Yet this massacre was not limited to flames. The white mob dropped nitroglycerine bombs from private airplanes, there were reports of decapitations and white children were armed and sent scavenging the neighborhood, told by their parents that they were at liberty to murder Black folk. The Greenwood District burned for 2 days as the Governor of Oklahoma and the federal government engaged in ambivalence. Eventually, the national guard was called in and martial law was declared but it was too little too late. The “Black” in “Black Wall Street” no longer stood for African Americans rather, proceeding the massacre, it alluded only to the dark ash that coated the wreckage left behind.

Every single insurance claim was denied as the Black community was prohibited by established financial forces from rebuilding their community. The claims totaled over $2.7 million. An opinion piece in the Tulsa Tribune Editorial condoned the violence and expressed no remorse over the barbarity unleashed upon Greenwood.

In a 2018 Vox documentary, when asked, “Do you think life is better for black folks in America?” Hazel Jones, the last living survivor of the massacre at the time replied, “Nah. Some places, it is some places it’s not.” The legacy of this horrific event lives on 99 years later. Whilst things have undoubtedly gotten better for African Americans in terms of civil rights legislation, employment opportunities, and education, why is it so that people like Ms. Jones believe that Black America is just as subjugated and abused as it was in 1921? The sentiments of Black individuals who concur with this feeling must be acknowledged and better investigated in order to begin attempting to rectify the injustices which have plagued the African American community since this nation’s inception.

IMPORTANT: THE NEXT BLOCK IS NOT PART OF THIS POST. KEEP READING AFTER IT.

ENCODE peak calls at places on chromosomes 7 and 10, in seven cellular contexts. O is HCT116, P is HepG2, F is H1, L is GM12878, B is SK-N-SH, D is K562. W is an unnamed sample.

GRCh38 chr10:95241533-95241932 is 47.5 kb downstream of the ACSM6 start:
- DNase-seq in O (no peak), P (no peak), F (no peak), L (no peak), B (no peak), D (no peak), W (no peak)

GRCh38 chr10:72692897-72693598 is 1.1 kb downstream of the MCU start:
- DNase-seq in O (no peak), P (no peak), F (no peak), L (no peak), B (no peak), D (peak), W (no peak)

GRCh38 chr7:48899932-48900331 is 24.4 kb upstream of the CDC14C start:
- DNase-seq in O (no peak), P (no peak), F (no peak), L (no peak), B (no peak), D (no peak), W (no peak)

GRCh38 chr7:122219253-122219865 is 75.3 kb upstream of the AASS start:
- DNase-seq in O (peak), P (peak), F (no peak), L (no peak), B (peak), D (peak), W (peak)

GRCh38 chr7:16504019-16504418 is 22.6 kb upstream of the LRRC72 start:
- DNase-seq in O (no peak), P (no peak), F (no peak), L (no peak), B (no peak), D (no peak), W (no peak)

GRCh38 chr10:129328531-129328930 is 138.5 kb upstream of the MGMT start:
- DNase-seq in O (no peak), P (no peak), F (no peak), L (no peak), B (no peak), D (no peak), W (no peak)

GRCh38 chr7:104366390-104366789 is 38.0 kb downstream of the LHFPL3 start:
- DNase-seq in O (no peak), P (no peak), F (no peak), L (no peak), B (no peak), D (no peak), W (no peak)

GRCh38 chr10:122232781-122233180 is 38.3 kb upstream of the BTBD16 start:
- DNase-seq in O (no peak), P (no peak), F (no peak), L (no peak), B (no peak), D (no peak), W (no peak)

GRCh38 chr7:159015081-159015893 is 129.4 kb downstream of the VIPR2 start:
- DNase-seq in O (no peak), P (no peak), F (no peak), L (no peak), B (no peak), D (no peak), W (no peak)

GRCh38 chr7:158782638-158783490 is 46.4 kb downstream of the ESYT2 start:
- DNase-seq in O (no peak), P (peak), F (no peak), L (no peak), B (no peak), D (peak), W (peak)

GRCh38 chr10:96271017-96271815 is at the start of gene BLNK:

360 Magazine

Ruha Benjamin x Deepening Social Inequality

From everyday apps to complex algorithms, Ruha Benjamin cuts through tech-industry hype to understand how emerging technologies can reinforce white supremacy and deepen social inequity.